Often using the simplest of means and with minimal intervention Edith Dekyndt creates art works which engage with common place forces of nature and scientific phenomena. Working in an area of two overlapping territories - physics and aesthetics - Dekyndt’s methodologies do have something akin to scientific experiments. However she is less in the pursuit of decisive evidence or proving a theorem than opening herself up to unknown outcomes, and to failure as much as success. Similarly, she is less interested in the universal, and cold objective fact, than in how her various explorations can engender a more personal, emotional response.
All the many varied patterns and forms of Mexican Vanities and X-Men utilise the
same physical phenomenon: capillary action. Silk-like material is stretched over a frame and then laid flat in a shallow tray of ink or other coloured liquid (coffee, wine). Left over night the liquid, of its own accord, seeps up and across the material. The resulting abstract images range from
the almost monochrome, to an often occurring simple X, to more complex organic-looking structures. Cosmic gas clouds, bracken, coral are some of the associations they bring to mind, as well as the shadowy, shifting forms of early spirit photography. (A line could be perhaps
traced back here to Dekyndt's earlier and informative interest in accidentally over-exposed photographs as well as her films of the apparitions of Polaroid photographs).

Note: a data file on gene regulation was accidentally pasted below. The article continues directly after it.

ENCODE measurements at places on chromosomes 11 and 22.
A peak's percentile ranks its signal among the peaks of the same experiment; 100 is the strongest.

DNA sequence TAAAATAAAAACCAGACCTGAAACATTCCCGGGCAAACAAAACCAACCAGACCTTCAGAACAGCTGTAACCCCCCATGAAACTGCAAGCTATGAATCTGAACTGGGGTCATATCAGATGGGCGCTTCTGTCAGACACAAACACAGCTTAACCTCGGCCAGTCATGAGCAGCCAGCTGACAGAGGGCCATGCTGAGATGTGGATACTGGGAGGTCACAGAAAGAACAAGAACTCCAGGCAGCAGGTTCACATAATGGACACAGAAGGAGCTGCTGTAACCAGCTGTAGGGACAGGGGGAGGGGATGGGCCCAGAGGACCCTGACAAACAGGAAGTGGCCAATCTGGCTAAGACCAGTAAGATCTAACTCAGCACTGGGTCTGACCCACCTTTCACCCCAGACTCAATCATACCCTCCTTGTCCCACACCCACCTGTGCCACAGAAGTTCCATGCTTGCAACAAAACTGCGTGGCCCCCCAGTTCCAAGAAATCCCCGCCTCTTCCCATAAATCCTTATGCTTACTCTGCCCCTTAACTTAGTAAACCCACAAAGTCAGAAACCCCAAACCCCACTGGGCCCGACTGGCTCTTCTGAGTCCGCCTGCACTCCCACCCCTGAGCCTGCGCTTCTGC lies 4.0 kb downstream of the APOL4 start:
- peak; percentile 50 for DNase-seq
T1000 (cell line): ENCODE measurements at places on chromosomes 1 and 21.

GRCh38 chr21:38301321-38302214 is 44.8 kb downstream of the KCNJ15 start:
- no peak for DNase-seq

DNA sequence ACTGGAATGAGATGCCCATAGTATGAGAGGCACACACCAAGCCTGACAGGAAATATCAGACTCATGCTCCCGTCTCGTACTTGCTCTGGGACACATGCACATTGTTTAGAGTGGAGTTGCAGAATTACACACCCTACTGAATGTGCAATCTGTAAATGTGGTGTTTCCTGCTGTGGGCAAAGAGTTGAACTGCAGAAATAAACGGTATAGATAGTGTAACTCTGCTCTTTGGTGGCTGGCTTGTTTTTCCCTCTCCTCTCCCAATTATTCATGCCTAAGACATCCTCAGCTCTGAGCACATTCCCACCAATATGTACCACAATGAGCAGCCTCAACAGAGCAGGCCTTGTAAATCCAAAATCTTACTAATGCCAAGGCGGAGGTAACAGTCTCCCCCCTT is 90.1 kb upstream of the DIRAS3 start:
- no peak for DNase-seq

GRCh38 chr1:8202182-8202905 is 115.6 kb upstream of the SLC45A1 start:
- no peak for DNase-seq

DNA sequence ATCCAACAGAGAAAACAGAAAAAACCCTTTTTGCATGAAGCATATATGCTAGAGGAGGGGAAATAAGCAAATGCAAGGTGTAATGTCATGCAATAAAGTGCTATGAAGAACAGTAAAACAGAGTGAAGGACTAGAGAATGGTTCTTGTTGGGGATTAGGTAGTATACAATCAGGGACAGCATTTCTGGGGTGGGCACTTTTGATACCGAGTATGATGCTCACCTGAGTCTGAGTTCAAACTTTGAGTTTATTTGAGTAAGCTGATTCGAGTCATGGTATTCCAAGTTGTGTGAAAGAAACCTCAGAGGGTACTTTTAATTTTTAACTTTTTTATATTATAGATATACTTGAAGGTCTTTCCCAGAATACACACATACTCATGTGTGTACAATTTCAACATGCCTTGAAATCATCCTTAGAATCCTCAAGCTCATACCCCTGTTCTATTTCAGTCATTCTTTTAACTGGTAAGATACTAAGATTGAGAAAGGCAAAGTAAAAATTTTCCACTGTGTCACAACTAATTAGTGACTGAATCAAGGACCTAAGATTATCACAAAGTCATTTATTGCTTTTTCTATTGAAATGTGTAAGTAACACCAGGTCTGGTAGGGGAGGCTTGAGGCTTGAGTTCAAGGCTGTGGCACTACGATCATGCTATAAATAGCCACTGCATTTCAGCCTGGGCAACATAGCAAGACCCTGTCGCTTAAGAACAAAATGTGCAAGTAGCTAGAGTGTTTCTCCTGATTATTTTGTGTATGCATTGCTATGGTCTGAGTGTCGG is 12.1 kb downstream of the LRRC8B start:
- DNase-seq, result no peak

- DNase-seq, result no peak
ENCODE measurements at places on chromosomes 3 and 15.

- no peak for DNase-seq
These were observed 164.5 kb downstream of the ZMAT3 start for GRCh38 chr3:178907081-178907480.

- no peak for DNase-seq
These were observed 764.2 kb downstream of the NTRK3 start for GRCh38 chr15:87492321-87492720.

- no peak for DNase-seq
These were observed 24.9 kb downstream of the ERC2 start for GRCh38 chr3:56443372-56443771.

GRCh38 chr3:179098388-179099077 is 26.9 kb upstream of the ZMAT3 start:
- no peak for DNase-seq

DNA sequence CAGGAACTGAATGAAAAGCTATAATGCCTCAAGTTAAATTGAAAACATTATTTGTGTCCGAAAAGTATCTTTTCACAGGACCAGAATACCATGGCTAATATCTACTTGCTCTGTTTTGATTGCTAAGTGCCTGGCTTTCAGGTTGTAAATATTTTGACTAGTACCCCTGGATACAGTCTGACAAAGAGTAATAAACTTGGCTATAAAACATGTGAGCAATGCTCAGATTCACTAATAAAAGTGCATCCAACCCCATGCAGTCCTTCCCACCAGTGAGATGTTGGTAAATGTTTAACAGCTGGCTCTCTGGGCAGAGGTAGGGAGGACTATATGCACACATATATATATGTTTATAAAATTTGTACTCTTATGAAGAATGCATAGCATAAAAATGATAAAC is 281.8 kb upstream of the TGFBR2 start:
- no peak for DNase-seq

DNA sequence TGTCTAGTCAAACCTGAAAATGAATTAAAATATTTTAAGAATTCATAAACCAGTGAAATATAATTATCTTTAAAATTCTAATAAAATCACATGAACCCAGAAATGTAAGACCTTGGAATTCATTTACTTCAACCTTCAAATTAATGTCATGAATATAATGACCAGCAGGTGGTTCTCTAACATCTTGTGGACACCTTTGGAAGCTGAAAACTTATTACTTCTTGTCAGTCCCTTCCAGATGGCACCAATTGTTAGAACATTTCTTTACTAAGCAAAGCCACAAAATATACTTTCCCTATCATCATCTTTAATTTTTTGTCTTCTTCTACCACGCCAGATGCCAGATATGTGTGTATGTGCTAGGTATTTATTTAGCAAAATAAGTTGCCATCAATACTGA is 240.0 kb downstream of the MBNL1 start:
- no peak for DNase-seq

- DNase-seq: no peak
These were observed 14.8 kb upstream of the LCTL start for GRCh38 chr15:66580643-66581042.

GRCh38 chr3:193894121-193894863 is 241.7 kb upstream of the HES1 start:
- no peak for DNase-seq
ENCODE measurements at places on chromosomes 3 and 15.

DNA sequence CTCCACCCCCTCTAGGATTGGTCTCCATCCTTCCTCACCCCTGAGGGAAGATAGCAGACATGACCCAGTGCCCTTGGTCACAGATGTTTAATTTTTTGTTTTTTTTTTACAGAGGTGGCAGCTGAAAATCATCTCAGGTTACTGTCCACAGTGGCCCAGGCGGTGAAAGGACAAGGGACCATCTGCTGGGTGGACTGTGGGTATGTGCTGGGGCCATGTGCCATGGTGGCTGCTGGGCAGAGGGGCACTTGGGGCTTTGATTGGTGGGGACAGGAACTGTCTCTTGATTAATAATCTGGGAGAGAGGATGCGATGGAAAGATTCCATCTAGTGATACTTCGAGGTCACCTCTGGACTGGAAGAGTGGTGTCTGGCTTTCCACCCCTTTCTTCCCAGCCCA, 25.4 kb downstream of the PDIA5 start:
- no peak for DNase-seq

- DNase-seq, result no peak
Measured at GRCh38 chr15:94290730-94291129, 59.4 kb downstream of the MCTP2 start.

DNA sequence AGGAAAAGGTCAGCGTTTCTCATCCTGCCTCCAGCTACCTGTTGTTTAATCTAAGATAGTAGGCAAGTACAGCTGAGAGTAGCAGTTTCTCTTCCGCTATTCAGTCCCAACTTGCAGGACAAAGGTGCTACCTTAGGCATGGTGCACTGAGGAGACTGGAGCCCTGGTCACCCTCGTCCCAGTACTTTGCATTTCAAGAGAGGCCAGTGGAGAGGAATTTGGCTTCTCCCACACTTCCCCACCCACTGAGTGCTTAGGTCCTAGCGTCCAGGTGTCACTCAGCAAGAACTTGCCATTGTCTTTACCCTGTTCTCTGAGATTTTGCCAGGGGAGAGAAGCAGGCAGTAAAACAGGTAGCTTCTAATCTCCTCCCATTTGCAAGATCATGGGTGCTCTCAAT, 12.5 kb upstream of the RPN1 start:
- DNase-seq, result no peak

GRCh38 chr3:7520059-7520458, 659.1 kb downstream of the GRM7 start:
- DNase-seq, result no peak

As a corollary to her many ventures and journeys (Dekyndt has travelled widely, often making context specific work) she has developed a body of drawings representing the persistence of time in a single location. Slowly and repetitively, pencil and ink marks are applied to paper or canvas until an area is completely filled. This simple, time consuming, repeated action of the
hand transforms the underlying layer of material to create undulations and buckles giving the drawing the appearance of something fluid like a rippling curtain or wavy water. Meditative, and in some ways melancholic too, they are like monuments to the passing of time.
The two blanket pieces Untitled (Golden Blanket L) and Untitled (Silver Blanket L) have had gold and silver leaf applied to their surface. It's an unexpected alliance of materials, almost unnatural, with the softness and wooly texture of the blanket offering a strange contrast to the
smooth, lustrous metal. The blankets, symbolic of warmth, comfort and safety are here raised up like abstract heraldic flags, quiet paeans for private gods.
Edith Dekyndt (b. Ypres, 1960) lives and works in Belgium. Studied at E.S.A.P.V.E., Mons, Belgium. Dekyndt has had numerous gallery and museum exhibitions including VidalCuglietta (Brussels), Karin Guenther (Hamburg), Meyer Riegger (Karlsruhe), Gregor Podnar (Ljubljana), Fri Art – Centre d’Art de Fribourg (Switzerland) and Witte de With (Rotterdam).
The gallery is open Tuesday – Saturday 12 – 6 pm, otherwise by appointment. For images and further information please contact the gallery on 020 7684 8890, or email firstname.lastname@example.org
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